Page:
(Storm Tracker)
Fri Sep 04 2009 11:05 AM
Re: E Caribbean

Sure has been a struggle for Tropical Systems this year! For myself, the onset of El Nino was an impact that I did not foresee as early as the beginning of September. Now looking at the GFS 0600Z run ( 200mb ), I'm playing the loop out to 384 hours in amazement, and trying to recall when I remember seeing as overall hostile upper air conditions, that now prevail.

As for Erika ( or "once" Erika, but maybe almost Erika again, but...), I'm seeing what looks to be the original or old vorticity which rapidly spun to the WSW and into the Caribbean, appear to be developing once again. This feature better enjoy whatever rotation it can muster, as some pretty nasty upper level winds are practically at its doorstep! Meanwhile, nearly all the models want to develop yet another one of Erika's features into yet a newly developing reincarnation of itself, deepen and then ( hopefully ) harmlessly change neighborhoods, where the upper air is just a bit more palpable, while on a more or less NNW course and eventually simply out to sea. This new feature somehow develops just north of the Greater Antilles, and though I could'nt even imagine "where" or how that is supposed to happen......., sure enough after looking at satellite visible loops this a.m., one could nearly allow their imagination to take the remnant alto-cumulus and see some broad weak rotation. Any other year and especially any other system, I'd say NO WAY, yet given the "Many Faces Of Erika" ( movie release coming in '10 ), I'd believe just about anything.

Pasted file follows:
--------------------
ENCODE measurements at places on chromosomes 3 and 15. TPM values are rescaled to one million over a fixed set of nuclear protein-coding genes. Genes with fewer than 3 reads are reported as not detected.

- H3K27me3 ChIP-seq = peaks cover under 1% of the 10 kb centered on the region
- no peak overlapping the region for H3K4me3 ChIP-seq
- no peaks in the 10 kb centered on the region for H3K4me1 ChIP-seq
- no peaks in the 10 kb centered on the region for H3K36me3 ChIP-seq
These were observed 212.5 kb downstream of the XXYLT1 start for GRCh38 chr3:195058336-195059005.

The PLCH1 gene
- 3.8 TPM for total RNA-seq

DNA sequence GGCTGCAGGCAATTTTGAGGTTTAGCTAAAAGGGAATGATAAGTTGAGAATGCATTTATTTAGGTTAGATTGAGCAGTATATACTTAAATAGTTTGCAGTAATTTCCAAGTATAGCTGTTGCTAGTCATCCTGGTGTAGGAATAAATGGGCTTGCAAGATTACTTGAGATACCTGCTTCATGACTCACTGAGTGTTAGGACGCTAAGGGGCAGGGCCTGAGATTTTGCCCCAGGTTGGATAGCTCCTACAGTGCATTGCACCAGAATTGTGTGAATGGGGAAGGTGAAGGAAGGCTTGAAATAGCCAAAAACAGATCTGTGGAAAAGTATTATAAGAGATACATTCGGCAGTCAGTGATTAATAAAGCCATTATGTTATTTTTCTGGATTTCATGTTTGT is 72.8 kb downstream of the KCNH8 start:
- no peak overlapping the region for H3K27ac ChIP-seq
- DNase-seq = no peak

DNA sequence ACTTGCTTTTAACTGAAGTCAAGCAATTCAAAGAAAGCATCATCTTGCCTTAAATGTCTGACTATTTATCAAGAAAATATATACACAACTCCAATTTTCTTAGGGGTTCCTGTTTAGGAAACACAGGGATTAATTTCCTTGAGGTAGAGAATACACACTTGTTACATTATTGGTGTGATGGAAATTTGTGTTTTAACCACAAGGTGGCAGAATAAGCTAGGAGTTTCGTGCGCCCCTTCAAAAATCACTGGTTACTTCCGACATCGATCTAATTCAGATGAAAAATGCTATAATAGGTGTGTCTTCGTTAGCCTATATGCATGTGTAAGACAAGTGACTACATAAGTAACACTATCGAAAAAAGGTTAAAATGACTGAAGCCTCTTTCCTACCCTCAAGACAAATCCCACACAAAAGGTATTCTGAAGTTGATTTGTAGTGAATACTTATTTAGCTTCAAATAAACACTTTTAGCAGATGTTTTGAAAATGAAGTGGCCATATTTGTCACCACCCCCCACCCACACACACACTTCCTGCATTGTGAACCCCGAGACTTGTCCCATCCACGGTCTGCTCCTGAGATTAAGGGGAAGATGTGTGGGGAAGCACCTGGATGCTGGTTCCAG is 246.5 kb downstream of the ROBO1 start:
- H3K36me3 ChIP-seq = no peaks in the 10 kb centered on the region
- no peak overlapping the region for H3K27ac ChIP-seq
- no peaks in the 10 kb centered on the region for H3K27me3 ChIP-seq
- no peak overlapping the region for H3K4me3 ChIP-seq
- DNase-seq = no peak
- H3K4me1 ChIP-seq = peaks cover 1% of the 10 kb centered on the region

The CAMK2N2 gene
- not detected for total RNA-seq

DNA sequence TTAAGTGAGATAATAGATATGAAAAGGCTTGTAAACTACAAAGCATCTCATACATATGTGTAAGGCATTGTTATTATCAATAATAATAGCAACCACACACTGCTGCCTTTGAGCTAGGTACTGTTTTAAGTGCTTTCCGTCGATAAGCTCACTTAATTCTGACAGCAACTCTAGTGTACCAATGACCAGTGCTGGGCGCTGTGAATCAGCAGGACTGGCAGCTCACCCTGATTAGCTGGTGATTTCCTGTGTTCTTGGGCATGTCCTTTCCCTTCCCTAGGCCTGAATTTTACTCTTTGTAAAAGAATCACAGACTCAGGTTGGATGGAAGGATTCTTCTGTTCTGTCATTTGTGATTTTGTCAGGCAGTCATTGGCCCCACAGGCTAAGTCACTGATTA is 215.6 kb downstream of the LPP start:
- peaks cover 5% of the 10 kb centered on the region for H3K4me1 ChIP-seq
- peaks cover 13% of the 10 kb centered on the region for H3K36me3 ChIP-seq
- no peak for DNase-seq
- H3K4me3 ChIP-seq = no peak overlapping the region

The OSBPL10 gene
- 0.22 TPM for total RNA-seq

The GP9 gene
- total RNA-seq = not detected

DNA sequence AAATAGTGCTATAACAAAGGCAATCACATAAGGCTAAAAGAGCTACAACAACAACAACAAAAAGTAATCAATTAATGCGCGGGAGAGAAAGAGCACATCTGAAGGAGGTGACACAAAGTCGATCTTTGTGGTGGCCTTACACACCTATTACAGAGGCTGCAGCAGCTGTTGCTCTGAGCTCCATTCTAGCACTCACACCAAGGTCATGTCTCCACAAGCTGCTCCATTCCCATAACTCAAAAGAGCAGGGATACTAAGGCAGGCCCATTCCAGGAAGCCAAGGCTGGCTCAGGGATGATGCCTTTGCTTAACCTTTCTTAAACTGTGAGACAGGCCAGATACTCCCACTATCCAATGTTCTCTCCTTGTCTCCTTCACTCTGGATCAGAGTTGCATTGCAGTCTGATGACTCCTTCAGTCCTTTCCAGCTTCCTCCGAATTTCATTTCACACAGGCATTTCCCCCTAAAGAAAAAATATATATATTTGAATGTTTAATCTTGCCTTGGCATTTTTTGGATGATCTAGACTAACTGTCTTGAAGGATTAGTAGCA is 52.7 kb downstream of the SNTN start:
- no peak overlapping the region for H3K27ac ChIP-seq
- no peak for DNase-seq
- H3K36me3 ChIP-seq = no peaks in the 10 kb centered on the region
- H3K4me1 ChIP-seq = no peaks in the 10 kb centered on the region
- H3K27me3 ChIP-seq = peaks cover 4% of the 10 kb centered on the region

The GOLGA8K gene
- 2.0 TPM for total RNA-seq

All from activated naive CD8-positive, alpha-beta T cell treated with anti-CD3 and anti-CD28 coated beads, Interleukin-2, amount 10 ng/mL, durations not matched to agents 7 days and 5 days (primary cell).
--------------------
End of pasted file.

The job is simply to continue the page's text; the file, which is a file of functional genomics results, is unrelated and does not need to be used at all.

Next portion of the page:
Probably no big deal should this occur, but you gotta believe the folks at NHC, couldn't be happier if this current feature south of Puerto Rico would just die and go away. Could you imagine? "Son of Erika" forms..., or wait a minute? Perhaps "it" is Erika, but then what do you call that thing spinning in the E. Central Caribbean? All mute points, so long as both go away and bother no one. For us and the general public, perhaps the beginning of a premature ending, of an odd hurricane season. However, and not unlike a pesky gnat that just won't go away, for the good folks at NHC, possibly just one more way that Erika would stay with them for weeks longer - if only due to the drudgery of factual debate on historical documentation of which storm was Erika and when it formed, died, was reborn, and on, and on, and on and on.....

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